Upon my arrival in Bhutan, I started by asking three simple questions to a variety of people I met – from high school students, to local shop owners, farmers, police men, and monks.

Q1. Are you happy?
Q2. What makes you happy?
Q3. What is your dream?

When approached with a question, Bhutanese may appear quite shy. However, ask of happiness and they will show confidence and pride. Each Bhutanese has his/her personal view, but their answers tend to follow a common theme. In general, I found the Bhutanese people calm, relaxed and welcoming; very kind and warm hearted.

Here are some of their answers:

1. Of course, yes, I’m happy with what I am doing.
2. I feel happy mainly because of my friends, teachers, and the support that I receive from my parents. I feel life as a whole is ’happy’.
3. My dream is to be an independent woman.
- Dorji Dema (high school student)

1. Yes, I am very happy.
2. Because my parents and friends make me happy. Another reason is that I was born in this beautiful, peaceful country.
3. My dream is to make my parents happy.
- Deki (police woman)

1. Yes, I am happy in my country where I was born.
2. Every one of us are happy in this country, and it makes me happy.
3. Since I am a monk and dedicated to religion, I would go for meditation in some of the temples around.
- Gyeltshen (monk)

1. Yes, I am happy.
2. I live in Bhutan with my parents, wife and children who make me happy.
3. My dream is to be a good man.
- Deoman Rai (meat seller)

1. Yes, I am happy, but sometimes I’m sad.
2. Seeing my friends makes me happy.
3. My dream is to see the world. I love to help all sentient beings.
- Pema (lady in a local restaurant/bar)

1. Yes, I am very happy in our small country.
2. I wouldn’t be happy in any other place than Bhutan. Peace, religion and happiness of all the people in Bhutan make me happy.
3. My dream is to be a noble businessman, living with my happy family.
- Bishnu Kr. (travel agent manager)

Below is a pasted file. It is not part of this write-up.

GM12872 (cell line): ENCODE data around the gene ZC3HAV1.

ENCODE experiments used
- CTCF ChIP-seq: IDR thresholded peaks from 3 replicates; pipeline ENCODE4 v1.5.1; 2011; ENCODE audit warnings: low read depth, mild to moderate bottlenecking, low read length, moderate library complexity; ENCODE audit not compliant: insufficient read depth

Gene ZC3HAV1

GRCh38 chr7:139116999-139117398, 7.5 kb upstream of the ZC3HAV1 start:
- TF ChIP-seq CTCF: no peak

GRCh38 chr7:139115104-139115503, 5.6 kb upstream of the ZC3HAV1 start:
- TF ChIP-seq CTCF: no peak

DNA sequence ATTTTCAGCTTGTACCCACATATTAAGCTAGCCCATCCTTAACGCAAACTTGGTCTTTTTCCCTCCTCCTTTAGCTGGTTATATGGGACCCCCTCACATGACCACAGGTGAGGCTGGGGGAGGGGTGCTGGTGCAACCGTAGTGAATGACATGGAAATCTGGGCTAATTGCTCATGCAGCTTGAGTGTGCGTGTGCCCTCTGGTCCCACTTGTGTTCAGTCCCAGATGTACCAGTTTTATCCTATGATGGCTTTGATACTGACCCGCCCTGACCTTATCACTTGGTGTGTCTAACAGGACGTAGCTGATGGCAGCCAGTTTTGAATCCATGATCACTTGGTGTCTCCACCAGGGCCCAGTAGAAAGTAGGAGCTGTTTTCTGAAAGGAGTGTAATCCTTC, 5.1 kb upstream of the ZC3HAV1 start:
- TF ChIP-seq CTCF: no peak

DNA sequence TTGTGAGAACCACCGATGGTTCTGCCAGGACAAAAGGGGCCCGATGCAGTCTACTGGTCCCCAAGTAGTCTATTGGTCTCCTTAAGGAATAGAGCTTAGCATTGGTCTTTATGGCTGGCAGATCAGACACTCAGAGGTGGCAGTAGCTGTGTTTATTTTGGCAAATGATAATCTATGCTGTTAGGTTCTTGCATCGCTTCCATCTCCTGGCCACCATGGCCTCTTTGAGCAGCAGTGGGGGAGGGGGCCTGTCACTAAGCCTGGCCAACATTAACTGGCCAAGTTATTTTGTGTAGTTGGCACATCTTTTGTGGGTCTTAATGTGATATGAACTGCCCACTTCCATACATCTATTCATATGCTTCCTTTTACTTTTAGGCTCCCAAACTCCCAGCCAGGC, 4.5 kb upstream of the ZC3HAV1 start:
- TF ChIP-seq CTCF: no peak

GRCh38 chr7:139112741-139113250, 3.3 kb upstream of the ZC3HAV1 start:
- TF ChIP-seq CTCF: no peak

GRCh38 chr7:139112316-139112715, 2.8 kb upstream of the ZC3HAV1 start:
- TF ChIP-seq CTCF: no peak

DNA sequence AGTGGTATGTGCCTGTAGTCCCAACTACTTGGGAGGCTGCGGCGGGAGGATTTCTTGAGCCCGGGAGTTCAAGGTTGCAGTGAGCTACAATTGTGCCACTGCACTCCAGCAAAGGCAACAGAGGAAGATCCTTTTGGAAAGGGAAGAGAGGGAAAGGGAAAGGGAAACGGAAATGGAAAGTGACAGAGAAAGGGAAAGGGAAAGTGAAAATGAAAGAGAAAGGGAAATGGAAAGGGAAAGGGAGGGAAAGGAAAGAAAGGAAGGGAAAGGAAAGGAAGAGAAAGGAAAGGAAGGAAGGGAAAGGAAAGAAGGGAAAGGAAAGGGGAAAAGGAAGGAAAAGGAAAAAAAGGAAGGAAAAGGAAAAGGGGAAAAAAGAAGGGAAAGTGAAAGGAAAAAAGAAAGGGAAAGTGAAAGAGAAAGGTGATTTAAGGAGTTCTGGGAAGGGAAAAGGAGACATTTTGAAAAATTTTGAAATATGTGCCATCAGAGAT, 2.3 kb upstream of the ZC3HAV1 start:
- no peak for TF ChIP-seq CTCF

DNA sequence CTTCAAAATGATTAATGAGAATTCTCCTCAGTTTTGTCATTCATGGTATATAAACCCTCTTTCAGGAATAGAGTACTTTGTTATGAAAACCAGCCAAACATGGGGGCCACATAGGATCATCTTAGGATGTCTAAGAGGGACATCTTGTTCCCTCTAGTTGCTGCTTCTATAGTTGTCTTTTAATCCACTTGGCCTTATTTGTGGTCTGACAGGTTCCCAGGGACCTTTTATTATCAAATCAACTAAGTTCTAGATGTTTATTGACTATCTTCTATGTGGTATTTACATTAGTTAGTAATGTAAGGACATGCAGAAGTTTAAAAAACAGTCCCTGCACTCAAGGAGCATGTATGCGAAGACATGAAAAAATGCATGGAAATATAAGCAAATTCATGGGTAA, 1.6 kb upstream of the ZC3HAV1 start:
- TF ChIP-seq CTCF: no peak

1. I am happy
2. Bhutan is a religious country and our king is a reincarnation of a great lama so we are really happy under his power.
3. I would like to expand my weaving business in the future.
- Thongmey Yeshey (hand craft shop owner)

By the end of my trip I collected nearly 50 answers. The key message was quite clear, and can be summarized by compiling their responses
into one representative answer:

Yes, I am (very) happy
My beautiful country, my family and friends make me happy
I want to be a good person. I want to help others, make my family and friends happy

Keys to Happiness — Thoughts on Happiness in Bhutan

Through my trip to Bhutan, I learned that the concept of happiness in Bhutan is unique. Although I feel “happiness” can have a little different meaning depending on the culture and the person, their happiness taught me a great deal about the keys to true happiness.

*** Love and Action ***

In Bhutan, one particular value the people share is that they absolutely love the King, the Kingdom, and being buddhist. They value nature, care for animals like family, and kill no living creatures themselves. They sincerely hope to keep their beautiful country as it is rather than to modernize or globalize. They respect their parents and want to be good people. It is common to hear,”I want to look after my parents”, in appreciation for the good care they received while being raised. They also want to help others because they think it will return happiness. Here the key is unconditional love towards people, nature, their religious life, and spiritual symbols – in their case, this is the King and his wife. Love is not only expressed in words, but also through actions. Bhutanese take time everyday to care for what they love. This attitude is universal in Bhutan, making the country as a whole happy and peaceful.